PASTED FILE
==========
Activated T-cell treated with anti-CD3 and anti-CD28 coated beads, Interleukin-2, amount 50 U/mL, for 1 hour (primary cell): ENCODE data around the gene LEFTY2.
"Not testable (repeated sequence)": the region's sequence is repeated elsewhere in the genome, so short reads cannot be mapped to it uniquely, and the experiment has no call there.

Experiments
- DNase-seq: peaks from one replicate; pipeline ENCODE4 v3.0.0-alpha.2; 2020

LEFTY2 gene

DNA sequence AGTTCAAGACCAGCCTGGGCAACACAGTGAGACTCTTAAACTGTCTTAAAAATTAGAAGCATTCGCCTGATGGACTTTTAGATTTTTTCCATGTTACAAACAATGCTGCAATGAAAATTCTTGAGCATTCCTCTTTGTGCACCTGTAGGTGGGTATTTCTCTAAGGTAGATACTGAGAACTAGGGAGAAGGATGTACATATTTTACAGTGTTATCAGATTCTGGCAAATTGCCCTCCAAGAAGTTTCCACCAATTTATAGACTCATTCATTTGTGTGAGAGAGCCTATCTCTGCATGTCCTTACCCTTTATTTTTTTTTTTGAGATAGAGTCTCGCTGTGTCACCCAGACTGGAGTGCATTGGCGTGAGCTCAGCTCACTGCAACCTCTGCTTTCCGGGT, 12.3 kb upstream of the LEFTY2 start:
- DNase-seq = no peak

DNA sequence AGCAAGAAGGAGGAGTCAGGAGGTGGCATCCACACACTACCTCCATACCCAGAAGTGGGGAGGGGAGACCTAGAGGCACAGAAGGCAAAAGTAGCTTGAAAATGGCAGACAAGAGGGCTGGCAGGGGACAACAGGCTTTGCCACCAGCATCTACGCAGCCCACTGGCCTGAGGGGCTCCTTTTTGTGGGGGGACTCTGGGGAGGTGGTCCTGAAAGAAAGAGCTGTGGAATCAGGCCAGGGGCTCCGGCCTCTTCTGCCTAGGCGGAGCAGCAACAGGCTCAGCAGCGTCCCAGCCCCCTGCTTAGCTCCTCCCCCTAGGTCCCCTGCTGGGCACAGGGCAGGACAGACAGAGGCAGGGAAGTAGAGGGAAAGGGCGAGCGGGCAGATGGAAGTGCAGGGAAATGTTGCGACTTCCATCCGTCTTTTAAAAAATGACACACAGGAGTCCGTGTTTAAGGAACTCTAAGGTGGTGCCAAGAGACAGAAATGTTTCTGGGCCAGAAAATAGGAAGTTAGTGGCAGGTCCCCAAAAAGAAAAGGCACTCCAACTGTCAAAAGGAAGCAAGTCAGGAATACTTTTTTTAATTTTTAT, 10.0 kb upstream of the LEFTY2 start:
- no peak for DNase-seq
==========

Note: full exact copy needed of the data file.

Activated T-cell treated with anti-CD3 and anti-CD28 coated beads, Interleukin-2, amount 50 U/mL, for 1 hour (primary cell): ENCODE data around the gene LEFTY2.
"Not testable (repeated sequence)": the region's sequence is repeated elsewhere in the genome, so short reads cannot be mapped to it uniquely, and the experiment has no call there.

Experiments
- DNase-seq: peaks from one replicate; pipeline ENCODE4 v3.0.0-alpha.2; 2020

LEFTY2 gene

DNA sequence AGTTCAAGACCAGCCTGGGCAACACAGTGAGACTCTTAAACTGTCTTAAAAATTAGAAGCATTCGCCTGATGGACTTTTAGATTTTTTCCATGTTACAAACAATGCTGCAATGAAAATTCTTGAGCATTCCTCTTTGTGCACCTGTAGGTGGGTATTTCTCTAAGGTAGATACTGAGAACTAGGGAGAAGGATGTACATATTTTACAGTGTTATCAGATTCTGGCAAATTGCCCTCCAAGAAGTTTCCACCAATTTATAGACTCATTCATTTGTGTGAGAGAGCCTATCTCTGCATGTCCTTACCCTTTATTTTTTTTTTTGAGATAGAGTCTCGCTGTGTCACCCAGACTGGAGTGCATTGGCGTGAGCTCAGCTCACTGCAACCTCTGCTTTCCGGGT, 12.3 kb upstream of the LEFTY2 start:
- DNase-seq = no peak

DNA sequence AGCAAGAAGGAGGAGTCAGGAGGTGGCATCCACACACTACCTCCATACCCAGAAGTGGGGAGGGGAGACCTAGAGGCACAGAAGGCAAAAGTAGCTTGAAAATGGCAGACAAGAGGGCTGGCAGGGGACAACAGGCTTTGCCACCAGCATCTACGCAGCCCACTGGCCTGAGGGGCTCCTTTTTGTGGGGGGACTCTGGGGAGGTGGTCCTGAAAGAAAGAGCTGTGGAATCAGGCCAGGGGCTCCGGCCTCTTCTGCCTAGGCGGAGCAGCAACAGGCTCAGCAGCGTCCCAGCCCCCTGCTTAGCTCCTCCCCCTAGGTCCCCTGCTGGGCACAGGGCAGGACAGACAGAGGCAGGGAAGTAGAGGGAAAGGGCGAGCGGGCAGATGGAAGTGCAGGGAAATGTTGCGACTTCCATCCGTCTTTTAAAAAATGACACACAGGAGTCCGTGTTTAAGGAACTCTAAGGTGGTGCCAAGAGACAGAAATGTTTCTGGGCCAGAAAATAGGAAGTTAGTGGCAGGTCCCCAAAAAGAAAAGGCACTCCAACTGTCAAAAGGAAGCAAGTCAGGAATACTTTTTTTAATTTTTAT, 10.0 kb upstream of the LEFTY2 start:
- no peak for DNase-seq